Eventually, we decided to go to another restaurant (Aurora Bistro). We got up, got our jackets on, and before leaving, I went up to the bar and asked her name, and said thank you when she gave it. And we left.
This was not a case of being busy. This was just plain rudeness that not only turned me off the restaurant where I've spent a substantial amount of money in the past (heck, I'm the guy who got you to crack the single casket Bushmills!), but made sure our dinner companions, there for the first time, would probably never go back.
I was concerned that my own tone or talk was perceived as being too rude for the server, thinking about that during our 20 minutes of being ignored. All of my dinner companions said that other than expressing our disappointment in the prix fixe menu not being available, I did nothing rude to the server. And all agreed that with the quick withdrawal of the server in the middle of me talking about the wine menu, and the subsequent arrival of new customers being served that we were being ignored in the hopes we would leave.
We ended up going over to see Jeff at Aurora, and having a great meal.
Lastly, I have tried to cover everything that happened in the text above. Before sending this to you, I asked my girlfriend to review it to see if I left anything out, or gave too biased a report, but she believes everything above is very accurate.
To answer your questions on coffee selection, I understand you know Alistair Durie at Elysian Room? He may be the best person to talk about the coffee situation in town, and specifically in restaurants. Currently in Vancouver, I'm not overly impressed with anyone's roast these days, especially since I get to try so many top-tier microroasters in the US. But if I had to list the best local roasters, it would probably be Ethical Bean, JJ Bean, Origins, and Caffe Artigiano (who are now roasting their own).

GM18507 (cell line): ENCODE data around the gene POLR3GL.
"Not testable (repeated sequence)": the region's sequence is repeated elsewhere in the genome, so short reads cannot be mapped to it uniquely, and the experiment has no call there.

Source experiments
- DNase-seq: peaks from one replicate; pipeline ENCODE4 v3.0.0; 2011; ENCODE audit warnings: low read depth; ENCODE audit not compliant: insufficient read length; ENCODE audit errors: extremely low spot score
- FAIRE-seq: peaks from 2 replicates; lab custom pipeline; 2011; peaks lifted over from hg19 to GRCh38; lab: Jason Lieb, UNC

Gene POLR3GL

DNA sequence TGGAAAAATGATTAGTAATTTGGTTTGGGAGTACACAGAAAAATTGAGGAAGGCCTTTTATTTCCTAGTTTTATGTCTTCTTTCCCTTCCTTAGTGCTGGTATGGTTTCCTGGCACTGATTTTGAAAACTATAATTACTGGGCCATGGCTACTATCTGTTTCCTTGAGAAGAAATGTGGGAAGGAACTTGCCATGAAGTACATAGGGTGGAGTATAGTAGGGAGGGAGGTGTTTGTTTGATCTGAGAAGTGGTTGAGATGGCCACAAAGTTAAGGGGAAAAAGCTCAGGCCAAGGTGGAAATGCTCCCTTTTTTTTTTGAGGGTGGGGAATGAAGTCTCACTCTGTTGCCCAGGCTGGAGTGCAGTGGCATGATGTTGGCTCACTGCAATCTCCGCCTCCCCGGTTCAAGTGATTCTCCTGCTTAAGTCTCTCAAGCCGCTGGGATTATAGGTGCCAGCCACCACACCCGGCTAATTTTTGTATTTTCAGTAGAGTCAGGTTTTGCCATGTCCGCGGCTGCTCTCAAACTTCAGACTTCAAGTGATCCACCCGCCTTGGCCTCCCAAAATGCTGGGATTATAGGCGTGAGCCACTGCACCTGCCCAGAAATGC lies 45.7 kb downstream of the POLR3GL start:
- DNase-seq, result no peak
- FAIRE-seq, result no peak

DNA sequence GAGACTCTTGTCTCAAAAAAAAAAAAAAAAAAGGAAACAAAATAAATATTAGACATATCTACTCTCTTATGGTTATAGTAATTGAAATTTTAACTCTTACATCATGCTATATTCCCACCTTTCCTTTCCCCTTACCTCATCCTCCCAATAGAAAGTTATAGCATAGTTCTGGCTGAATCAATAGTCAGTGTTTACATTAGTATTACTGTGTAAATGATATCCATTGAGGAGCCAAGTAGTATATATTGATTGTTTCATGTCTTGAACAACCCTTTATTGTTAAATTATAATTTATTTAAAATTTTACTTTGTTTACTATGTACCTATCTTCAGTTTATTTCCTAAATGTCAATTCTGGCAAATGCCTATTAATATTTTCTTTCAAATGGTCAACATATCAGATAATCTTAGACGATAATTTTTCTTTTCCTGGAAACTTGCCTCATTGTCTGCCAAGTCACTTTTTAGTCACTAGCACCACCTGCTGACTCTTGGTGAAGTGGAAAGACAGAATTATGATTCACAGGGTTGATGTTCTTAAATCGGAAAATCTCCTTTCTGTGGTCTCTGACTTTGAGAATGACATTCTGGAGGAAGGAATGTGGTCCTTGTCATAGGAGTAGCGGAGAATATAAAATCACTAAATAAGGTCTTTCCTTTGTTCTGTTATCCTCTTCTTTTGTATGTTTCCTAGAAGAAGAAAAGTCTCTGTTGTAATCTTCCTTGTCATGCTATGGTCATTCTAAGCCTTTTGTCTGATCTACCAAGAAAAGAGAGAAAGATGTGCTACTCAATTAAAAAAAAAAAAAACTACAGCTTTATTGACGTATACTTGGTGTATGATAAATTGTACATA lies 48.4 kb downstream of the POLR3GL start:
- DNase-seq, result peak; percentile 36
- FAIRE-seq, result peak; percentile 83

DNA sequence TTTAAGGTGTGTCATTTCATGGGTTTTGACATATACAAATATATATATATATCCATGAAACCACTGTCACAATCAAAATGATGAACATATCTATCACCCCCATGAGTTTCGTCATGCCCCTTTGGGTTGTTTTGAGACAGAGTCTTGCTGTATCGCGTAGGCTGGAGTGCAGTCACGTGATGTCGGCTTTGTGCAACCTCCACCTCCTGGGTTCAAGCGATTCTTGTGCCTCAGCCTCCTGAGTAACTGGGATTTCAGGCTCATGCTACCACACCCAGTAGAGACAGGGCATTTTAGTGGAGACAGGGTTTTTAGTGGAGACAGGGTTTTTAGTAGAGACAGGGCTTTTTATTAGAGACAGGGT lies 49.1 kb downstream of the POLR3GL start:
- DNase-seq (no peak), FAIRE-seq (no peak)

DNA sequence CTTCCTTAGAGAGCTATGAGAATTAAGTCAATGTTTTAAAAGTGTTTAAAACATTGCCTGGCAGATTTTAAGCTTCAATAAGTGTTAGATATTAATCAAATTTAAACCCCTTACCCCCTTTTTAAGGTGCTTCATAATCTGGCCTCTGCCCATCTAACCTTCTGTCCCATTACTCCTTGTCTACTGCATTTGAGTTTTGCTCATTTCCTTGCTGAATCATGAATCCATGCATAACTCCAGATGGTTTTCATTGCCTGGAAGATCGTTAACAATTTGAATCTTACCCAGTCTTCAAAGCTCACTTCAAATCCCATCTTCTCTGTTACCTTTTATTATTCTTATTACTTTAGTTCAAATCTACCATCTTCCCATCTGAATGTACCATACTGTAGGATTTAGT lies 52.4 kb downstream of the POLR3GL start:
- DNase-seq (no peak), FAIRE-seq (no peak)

My personal fave roasters (available in Vancouver if you really want it) are Hines Coffee, Intelligentsia, Stumptown Roasters, Counter Culture Coffee, then Ecco Roasters.
That was my letter back. And that was our experience at the restaurant.
Well, I never got a reply back from Sean.
But I did “hear” from him again. A few weeks later, in a non-related thread that appeared on eGullet, Sean posted a very negative, condescending and rude post about me in a thread where someone else was critising my ideas about coffee. Thankfully, eGullet deleted his post (and the thread, which was mainly just a personal attack).
I was literally in shock. Here’s a fellow who said “Would you be interested in elaborating on the difficulties you had, so that I might have an opportunity to address them? I would appreciate any feedback as a continuing dialogue on how we can improve.”
fiction... not just a name, but an indication of the service, and the sincerity of the owners. I don’t recommend going to fiction in Vancouver any longer.
I guess maybe Brad and I aren’t “hip, young and pretty” enough to qualify for decent service in that joint (though Miwha and Beata sure are).